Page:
The BSC Trainee Executive comprises a diverse group of young biophysical researchers from across the country. The primary goal of the BSC Trainee Executive is to engage trainees and to preserve and expand the biophysics culture in Canada.
One of the main initiatives of the BSC Trainee Executive is the yearly BSC Trainee Symposium which is held at the beginning of the annual BSC Meeting. This initiative provides an opportunity for trainees to present their work in oral presentations, network with other trainees and established researchers as well as gain perspectives on scientific careers outside of academia through networking interactions with a diverse group of guest speakers. The specific themes of the symposium vary from year to year depending on the preferences and opinions voiced by trainees, however, two important aims persist. First, is the opportunity for high quality trainees to share their research. Second, trainees are exposed to the diverse career opportunities that are available in the field of biophysics.
The BSC Trainee Executive is eager to plan and lead trainee-focused activities and initiatives. The Executive is receptive to new members who have a passion for expanding biophysics in Canada. Please take a closer look at the BSC Trainee Executive members by reading below!
University of Waterloo
I am a PhD Candidate in Pharmaceutical Sciences supervised by Dr. Zoya Leonenko and Dr. Michael Beazely. I have an MSc in Biology and BSc in Physics and Biophysics. I am driven by the goals of advancing human flourishing and the alleviation of human suffering. To that end, I wish to understand the molecular and cellular mechanisms which drive age-related cognitive decline. I combine molecular biology and atomic force microscopy techniques to understand how lipid membrane structure affects receptor signaling pathways in Alzheimer’s disease. On a personal level, I am happiest when I am in the forest, at dusk, after a long hike or paddle.
I am Sarika I have completed my MSc from the University of Saskatchewan. I am currently a Ph.D. student at the Memorial University working under the supervision of Dr. Valerie Booth. My research work focuses on how antimicrobial peptide interacts with whole cell bacteria using solid-state NMR Spectroscopy technique. In my free time, I love to play badminton and explore new events in town.
University of British Columbia
Bronwyn completed her MSc at the University of Guelph in Dr. Rod Merrill’s laboratory. She is currently a PhD student in Dr. Natalie Strynadka’s laboratory at UBC. For her PhD, she is studying various mechanisms and structures encompassing the type 3 secretion system in a variety of pathogens, using cryo-EM and X-ray crystallographic techniques.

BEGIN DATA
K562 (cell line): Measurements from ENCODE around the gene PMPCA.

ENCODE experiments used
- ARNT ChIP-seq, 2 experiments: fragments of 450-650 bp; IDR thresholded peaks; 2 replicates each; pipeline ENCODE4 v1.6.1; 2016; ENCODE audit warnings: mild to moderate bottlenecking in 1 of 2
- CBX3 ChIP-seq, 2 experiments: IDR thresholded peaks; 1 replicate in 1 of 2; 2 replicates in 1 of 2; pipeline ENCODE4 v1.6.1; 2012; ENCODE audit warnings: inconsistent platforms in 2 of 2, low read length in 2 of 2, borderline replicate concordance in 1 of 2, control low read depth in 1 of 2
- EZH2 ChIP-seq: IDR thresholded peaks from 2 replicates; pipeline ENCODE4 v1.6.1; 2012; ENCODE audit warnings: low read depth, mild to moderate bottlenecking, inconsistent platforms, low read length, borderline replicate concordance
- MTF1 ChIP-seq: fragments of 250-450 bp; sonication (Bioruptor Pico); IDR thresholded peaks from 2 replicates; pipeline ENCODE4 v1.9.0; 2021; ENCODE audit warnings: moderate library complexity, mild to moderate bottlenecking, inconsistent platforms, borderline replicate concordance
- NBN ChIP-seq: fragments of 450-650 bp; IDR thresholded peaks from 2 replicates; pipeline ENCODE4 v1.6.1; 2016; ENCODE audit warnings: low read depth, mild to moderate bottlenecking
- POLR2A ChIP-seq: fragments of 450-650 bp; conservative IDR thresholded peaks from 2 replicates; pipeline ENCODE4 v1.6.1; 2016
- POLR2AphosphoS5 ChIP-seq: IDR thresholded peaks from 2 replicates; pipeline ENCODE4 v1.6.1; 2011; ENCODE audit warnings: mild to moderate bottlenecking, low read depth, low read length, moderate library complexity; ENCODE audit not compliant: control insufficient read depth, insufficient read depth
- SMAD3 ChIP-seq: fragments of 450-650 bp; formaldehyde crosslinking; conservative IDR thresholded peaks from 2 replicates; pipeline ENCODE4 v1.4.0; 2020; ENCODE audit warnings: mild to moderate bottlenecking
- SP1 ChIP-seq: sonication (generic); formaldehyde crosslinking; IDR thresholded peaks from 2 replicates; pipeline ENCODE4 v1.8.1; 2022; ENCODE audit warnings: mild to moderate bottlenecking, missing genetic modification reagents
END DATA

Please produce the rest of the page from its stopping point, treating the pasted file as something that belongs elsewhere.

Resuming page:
University of Calgary
I received my B.Sc. and M.Sc. degrees in Biochemistry from the University of Havana, Cuba. Currently, I am a Ph.D. candidate in Biological Sciences under the supervision of Professor D. Peter Tieleman, Department of Biological Sciences and Centre for Molecular Simulation, University of Calgary, Canada. I am a 2018 Vanier Canada Graduate Scholar and a 2017 Alberta Innovates Health Solution Graduate Studentship awardee. My current research area focuses on the characterization of lipid-protein interactions in ion-channels using molecular dynamics simulations. In my free time, I enjoy dancing latin music, doing yoga and reading history books. I have also spent many hours on Neflix and to cook.
Member at Large
University of Guelph
I am currently a PhD candidate at the University of Guelph working under the supervision of Dr. John Dutcher. My research involves using atomic force microscopy to investigate the properties of a novel nanoparticle, phytoglycogen, which is naturally produced by corn. In my free time I enjoy spending time with my family and going camping and fishing.
Member at Large
Most folks know of me as Tam. I self-identify as a nonbinary genderfluid and my pronouns are they/she/he. I completed my undergrads at the University of Toronto as an Honours student of the late researcher Dr. Deborah Zamble. I am a PhD candidate at Dalhousie University in Rainey lab. My research centers around understanding protein structure-function correlation using NMR spectroscopy, computational analysis, and functionally relevant applications to study a member of class A GPCRs and its endogenous ligand. Outside of research, I am inspired to advocate for diversity and inclusivity for 2SLGBTQ+ folks within Nova Scotian local community and in STEM environment. I am a creative person as I like to read light and visual novels, draw and dance.
Member at Large
I am a PhD candidate in the department of Biochemistry and Molecular Biology at Dalhousie University. My research, under the supervision of Dr. Langelaan, investigates the protein-protein interactions between a melanocyte-specific transcription factor and its co-regulators. Using biophysical techniques and functional cell-based assays, I aim to gain a better understanding of how these proteins work together to regulate gene expression, and how their misregulation can lead to the development of melanoma skin cancer. Outside of the lab, I enjoy cooking new foods, listening to podcasts, and exploring the beautiful coastal scenery of Nova Scotia.
Member at Large
Saint Mary’s University
I am currently an honours student in physics at Saint Mary’s University under the supervision of Dr. Richard Cisek and Dr. Danielle Tokarz. My research project is investigating how the nonlinear properties of certain optical fibers can be used to create a wavelength tunable laser source for nonlinear optical microscopy. This will allow us to investigate the wavelength dependence of nonlinear optical phenomena in various samples. In my free time I enjoy Hiking, playing chess, and reading.
Benjamin Martial - Former Vice President (2017-2020)